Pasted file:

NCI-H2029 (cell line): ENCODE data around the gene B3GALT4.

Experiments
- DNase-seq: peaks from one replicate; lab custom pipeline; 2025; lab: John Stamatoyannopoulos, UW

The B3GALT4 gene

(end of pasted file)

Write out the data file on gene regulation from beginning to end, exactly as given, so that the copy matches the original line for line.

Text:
NCI-H2029 (cell line): ENCODE data around the gene B3GALT4.

Experiments
- DNase-seq: peaks from one replicate; lab custom pipeline; 2025; lab: John Stamatoyannopoulos, UW

The B3GALT4 gene